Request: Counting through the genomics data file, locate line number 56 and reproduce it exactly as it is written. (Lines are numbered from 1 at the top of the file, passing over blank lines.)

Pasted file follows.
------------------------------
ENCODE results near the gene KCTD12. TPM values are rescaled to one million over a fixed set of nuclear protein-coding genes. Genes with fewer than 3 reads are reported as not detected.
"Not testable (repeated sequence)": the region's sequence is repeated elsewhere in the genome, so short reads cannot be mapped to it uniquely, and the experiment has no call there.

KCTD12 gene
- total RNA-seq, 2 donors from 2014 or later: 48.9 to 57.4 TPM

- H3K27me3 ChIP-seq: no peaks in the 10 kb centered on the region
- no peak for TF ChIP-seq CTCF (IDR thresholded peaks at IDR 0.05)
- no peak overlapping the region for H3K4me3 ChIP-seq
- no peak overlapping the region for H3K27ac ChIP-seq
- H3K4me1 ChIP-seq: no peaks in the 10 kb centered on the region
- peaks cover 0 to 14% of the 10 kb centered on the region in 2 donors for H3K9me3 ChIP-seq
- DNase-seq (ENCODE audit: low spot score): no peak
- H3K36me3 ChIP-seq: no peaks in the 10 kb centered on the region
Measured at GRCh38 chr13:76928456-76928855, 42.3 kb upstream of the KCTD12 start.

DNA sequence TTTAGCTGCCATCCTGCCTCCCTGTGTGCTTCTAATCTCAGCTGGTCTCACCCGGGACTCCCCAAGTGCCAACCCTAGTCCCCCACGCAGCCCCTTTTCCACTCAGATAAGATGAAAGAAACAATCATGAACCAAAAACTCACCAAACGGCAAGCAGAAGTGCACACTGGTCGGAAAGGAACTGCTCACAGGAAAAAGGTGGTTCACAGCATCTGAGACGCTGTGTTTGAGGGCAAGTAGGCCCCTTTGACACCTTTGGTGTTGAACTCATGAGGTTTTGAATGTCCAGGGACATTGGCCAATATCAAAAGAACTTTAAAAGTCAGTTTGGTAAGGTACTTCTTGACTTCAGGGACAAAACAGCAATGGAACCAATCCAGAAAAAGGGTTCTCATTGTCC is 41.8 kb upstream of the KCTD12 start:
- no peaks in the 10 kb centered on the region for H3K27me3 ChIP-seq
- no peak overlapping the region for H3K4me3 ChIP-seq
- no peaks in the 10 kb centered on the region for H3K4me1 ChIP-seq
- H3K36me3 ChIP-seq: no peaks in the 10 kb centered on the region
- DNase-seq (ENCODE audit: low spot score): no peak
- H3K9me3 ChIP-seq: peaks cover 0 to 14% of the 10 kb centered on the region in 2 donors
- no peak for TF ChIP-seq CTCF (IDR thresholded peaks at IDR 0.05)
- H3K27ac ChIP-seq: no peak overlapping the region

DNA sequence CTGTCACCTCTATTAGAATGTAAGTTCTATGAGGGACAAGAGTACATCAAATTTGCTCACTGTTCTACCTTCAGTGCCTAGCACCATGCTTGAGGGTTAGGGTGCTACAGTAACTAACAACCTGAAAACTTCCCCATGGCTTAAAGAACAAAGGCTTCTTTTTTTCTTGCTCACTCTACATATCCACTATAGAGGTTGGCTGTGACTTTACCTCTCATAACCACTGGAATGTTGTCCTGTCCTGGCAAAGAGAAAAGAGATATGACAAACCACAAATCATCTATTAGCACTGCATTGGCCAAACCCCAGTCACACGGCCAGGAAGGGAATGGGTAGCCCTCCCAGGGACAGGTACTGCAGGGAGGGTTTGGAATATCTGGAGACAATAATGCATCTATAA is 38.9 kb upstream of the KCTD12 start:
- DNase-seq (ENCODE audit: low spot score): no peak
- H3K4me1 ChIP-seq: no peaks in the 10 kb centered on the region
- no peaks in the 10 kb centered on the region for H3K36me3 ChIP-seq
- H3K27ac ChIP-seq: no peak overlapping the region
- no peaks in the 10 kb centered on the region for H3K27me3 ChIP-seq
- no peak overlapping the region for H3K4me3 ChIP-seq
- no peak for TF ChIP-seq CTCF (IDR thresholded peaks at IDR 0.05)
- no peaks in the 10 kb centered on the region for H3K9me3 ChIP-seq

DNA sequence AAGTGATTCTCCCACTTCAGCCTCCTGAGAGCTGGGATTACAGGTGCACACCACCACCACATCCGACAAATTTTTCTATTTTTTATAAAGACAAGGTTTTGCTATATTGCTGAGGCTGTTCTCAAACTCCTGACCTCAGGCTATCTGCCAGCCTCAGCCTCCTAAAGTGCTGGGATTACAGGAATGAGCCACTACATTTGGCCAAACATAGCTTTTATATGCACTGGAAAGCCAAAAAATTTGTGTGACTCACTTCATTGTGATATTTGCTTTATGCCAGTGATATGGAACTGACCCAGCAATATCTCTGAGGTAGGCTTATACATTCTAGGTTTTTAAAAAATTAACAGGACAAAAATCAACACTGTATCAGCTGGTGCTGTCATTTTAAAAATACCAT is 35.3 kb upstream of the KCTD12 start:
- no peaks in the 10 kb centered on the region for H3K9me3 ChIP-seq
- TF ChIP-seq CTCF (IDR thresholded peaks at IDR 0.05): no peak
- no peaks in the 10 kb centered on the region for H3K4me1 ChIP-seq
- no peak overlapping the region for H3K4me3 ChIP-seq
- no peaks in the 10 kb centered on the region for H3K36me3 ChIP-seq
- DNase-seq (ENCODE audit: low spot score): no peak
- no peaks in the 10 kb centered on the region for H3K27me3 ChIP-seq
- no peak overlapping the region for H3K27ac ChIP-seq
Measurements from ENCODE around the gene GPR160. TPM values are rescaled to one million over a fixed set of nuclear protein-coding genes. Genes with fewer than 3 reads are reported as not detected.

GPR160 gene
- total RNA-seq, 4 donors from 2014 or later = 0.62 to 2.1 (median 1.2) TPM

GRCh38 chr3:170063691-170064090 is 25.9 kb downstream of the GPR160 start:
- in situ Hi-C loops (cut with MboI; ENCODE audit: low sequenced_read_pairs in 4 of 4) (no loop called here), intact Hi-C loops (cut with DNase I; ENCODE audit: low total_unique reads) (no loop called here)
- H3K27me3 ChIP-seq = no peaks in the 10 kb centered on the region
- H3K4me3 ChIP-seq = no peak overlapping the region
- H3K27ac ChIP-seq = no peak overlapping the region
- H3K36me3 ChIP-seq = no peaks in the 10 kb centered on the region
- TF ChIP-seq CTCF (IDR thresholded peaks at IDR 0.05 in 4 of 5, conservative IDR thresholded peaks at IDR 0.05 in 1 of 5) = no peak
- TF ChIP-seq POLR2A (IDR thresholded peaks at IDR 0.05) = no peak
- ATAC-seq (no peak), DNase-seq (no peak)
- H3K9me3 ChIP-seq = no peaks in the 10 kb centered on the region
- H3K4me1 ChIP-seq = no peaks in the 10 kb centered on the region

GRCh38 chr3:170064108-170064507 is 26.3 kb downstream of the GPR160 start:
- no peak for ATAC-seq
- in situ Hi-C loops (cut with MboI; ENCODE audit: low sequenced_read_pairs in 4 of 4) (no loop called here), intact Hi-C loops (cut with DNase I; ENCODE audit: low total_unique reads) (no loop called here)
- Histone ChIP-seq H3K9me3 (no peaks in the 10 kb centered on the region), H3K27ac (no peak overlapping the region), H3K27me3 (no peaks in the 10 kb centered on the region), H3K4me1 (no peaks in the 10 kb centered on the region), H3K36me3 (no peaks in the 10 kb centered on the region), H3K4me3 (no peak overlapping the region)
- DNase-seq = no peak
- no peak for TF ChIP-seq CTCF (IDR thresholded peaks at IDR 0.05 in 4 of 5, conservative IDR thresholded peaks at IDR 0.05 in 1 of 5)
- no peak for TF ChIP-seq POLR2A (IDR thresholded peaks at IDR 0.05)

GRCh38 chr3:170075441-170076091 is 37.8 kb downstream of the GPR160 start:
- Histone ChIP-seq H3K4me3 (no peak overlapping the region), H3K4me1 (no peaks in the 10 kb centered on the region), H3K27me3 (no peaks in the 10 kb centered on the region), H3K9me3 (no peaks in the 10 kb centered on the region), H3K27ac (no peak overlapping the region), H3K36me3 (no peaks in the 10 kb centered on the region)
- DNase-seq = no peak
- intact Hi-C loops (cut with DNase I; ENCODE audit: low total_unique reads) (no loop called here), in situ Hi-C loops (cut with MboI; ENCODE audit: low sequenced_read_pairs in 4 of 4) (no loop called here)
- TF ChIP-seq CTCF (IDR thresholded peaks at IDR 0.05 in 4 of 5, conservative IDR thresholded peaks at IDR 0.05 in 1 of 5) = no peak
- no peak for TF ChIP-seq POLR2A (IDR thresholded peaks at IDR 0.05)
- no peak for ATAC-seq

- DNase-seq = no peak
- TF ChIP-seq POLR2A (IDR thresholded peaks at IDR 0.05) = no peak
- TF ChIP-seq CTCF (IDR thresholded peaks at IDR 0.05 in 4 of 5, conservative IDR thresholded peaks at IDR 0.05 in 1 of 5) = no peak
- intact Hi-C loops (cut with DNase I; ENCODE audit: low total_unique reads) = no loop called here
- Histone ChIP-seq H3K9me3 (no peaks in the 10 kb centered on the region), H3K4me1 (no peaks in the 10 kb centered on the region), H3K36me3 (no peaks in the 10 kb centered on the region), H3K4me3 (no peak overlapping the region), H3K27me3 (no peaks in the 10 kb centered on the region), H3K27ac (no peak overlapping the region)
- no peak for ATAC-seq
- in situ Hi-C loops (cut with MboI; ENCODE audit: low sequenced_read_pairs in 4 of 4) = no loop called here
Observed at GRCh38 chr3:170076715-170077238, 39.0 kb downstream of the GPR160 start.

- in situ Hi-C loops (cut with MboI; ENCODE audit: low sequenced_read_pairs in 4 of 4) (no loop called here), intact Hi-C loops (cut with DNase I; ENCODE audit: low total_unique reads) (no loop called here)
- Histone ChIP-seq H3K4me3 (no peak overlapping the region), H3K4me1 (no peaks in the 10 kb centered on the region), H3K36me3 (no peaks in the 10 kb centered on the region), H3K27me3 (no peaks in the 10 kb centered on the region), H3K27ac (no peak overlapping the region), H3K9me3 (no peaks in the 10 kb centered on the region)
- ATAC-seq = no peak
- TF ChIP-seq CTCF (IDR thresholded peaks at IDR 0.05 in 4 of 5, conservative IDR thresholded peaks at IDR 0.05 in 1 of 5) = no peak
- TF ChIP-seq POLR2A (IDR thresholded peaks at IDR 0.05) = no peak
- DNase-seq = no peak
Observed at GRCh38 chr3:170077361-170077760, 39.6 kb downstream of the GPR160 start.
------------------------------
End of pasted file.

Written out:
- no peak for ATAC-seq